Experiment 4

The Acceleration of Gravity ( g )


The objective is to measure the acceleration of gravity ( g ) by measuring the acceleration of a falling object.


A spark generator, a few meters of spark sensitive tape, a Metric ruler, masking tape, a small and heavy weight, and a calculator


Gravity exerts a force on every object.  This force is proportional to the mass of the object.  The proportionality constant is the acceleration of gravity "g."   The gravity acceleration (g) varies with change in elevation; however, for a few thousand feet above the Earth's surface, it remains fairly constant.  For an object undergoing a constant acceleration, the following equations of motion may be applied.

            (1)       Vf = Vo+ a t                  (3)        Vf 2 Vo2 = 2 aX

            (2)       X = [(Vf  + Vo) /2]t           (4)        X = Vo t + at 2, where:

            X = displacement,         Vo = initial velocity,       t = elapsed time,    Vf = final velocity, and

            a = acceleration.  For falling objects: a = g = 9.8 m/s2 .


The lab instructor will demonstrate the use of the spark timer and the spark sensitive paper.  This is essentially allowing a strip of spark sensitive paper to fall freely between the spark gap while the spark timer is sparking at a frequency of 60. sparks per second.  Each group of students should obtain a data tape.  The tape will have a line of dots on it separated by increasing distances between subsequent dots.  The acceleration of falling motion can then be found by using the following methods:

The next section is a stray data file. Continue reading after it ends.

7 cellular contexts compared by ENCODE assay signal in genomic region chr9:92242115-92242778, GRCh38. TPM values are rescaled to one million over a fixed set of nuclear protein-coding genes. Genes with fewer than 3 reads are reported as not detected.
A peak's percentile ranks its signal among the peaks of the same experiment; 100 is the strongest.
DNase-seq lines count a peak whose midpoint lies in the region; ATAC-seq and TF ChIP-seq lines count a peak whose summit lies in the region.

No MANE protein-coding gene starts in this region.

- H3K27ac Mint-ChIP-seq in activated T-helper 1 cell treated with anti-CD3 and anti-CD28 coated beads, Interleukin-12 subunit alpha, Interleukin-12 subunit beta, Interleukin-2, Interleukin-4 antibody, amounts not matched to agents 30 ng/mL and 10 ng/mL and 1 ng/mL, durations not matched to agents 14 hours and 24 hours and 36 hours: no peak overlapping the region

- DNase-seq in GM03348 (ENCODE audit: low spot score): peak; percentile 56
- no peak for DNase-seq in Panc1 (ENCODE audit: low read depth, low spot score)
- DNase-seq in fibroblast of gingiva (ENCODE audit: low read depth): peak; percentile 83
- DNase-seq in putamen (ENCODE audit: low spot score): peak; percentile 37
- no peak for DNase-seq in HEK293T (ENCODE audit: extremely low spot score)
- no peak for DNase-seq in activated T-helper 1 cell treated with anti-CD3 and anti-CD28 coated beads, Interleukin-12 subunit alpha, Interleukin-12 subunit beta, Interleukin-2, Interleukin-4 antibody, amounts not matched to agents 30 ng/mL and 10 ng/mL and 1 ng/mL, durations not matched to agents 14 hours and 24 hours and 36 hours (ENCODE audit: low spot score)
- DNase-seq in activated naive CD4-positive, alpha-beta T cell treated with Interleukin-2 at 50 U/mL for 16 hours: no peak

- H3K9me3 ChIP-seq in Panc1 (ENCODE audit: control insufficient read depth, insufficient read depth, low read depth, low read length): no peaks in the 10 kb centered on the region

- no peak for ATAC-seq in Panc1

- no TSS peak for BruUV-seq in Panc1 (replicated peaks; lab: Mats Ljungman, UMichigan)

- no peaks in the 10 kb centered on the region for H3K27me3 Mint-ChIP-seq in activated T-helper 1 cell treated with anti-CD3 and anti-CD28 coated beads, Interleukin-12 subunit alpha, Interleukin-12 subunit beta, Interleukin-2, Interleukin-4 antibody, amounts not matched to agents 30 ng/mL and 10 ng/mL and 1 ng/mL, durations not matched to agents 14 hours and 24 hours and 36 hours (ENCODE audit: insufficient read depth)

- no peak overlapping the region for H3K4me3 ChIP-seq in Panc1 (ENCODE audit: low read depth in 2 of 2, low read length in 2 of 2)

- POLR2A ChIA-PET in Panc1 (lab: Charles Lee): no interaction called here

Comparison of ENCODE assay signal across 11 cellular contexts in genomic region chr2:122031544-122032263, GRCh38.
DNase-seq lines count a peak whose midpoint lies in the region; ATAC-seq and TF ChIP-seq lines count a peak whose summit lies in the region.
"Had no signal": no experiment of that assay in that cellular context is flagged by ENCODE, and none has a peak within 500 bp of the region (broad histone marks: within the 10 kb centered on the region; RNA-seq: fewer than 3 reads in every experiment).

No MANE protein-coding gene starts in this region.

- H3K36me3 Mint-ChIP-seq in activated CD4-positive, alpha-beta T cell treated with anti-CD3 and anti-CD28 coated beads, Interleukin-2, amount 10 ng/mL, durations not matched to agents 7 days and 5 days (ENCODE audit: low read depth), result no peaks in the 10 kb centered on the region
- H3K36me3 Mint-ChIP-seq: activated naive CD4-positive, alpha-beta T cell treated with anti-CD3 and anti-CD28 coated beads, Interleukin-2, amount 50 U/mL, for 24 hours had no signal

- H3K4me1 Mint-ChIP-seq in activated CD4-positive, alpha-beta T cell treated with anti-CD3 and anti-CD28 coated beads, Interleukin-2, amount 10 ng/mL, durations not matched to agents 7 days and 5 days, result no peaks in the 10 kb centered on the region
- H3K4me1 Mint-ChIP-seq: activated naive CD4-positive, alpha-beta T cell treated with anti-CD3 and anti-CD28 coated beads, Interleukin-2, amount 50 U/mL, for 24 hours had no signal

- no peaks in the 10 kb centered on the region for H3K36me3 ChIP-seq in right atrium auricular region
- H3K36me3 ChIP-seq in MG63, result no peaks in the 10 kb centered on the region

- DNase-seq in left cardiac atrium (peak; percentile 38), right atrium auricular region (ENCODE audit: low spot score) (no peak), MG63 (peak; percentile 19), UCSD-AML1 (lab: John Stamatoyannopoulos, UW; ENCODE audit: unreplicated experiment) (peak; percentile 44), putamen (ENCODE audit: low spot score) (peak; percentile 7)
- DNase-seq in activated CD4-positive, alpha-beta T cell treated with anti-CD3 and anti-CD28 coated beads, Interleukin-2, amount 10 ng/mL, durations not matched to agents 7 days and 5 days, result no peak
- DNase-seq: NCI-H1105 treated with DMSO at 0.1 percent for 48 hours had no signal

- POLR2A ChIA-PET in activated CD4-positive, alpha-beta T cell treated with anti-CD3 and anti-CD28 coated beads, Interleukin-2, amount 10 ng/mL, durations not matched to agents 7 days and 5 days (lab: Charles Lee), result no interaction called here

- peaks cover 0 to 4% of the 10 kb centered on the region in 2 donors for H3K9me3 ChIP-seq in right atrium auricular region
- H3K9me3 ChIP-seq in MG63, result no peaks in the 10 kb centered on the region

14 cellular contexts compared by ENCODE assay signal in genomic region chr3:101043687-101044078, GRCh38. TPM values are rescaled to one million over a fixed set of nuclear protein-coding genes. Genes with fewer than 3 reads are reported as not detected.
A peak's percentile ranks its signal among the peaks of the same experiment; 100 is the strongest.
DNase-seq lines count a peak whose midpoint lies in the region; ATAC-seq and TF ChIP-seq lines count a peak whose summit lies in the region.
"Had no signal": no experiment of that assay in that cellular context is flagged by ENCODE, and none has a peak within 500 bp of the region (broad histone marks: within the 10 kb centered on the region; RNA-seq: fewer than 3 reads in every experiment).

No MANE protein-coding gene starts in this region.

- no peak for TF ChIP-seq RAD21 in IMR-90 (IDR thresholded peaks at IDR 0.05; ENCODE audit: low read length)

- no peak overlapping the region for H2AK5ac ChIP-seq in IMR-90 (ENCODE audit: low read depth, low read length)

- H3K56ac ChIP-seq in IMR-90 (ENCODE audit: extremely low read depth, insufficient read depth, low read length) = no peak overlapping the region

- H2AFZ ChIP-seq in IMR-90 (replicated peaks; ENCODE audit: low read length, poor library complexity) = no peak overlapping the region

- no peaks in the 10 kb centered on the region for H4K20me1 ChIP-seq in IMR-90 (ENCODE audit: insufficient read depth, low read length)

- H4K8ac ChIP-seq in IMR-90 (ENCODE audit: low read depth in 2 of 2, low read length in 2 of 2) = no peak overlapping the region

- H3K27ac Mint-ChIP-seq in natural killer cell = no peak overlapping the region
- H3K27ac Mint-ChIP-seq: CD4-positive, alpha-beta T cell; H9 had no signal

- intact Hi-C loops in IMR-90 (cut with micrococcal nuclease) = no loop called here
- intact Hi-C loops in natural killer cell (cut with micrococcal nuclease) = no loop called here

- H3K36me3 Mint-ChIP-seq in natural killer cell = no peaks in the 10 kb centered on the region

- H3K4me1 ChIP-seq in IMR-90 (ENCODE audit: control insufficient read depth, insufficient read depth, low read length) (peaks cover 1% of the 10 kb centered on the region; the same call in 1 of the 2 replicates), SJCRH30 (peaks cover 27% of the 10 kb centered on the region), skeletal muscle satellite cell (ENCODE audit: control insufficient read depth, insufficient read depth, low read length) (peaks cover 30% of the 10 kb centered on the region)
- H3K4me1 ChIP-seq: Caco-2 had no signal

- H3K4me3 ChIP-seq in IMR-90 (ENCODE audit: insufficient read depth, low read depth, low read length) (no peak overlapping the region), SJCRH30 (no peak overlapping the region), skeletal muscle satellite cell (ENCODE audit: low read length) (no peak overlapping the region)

As soon as you get the tape, circle the points and number them as shown in Fig. 1.


Method A:

Find the acceleration by using the equation g = ( Vf Vo ) /t .

Vo may be calculated at a point near the beginning of the tape, and  Vf  at a point toward the end of the tape.  The difference (Vf-Vi) divided by the corresponding elapsed time ( t ) will give the acceleration of the tape:

 g = (Vf Vo) / t .

Measure an initial distance, Xo, between 5 dots at the beginning of the tape and a final distance, Xf, between 5 dots toward the end of the tape.  It is better to ignore the first few points that are very close to each other, because the relative error in measuring a small distance is high.  Also, the last few points that may not be along a straight line should be disregarded.

Calculate the initial and final velocities using the distances traveled ( Xo and Xf )  and the travel time for each of (4/60)s, that is,

  Vo = Xo / (4s/60)          &         Vf  = Xf / (4s/60).

Since the time interval between every two neighboring dots is 1/60 sec (the spark timer produces 60 sparks per second), the time interval corresponding to each of  Xo or Xis therefore, (4/60)s. 

Vo is the average velocity within Xo and is the velocity of the 3rd point within Xo.   Similarly, Vf is the velocity of the tape at the 3rd point within Xf . 

The acceleration, g, can be found from g = ( Vf Vo ) / t, where t is the time interval between Vf  and Vo .  It is the number of time intervals between points 3 at the beginning and 3 at the end, in Fig. 1. 

The value of acceleration calculated in the above method should be close to the accepted value of  g = 9.8 m/sec2.  Calculate a percent error.

Method B:

Find the acceleration g, by using the equations:  Vf2 V02  = 2gX          &         X = Vot + 1/2 g t2 .

Values of Vo and Vf, as determined by Method A should be used.  Obtain any necessary measurements and calculate g again using each equation.  You should get similar results.  Calculate a percent error for each case using the %error formula shown:



           Given:       gaccepted = 9.8 m/s2.       


                            Method A:    Xo = ,    Xf = , t = ..

                            Method B:    Vo = ,    Vf = , t = ., X = .............


Provide the necessary calculations.

Comparison of the results: 

Provide the percent error formula used as well as the calculation of percent errors.


State your conclusions of the experiment.


Provide a discussion if necessary.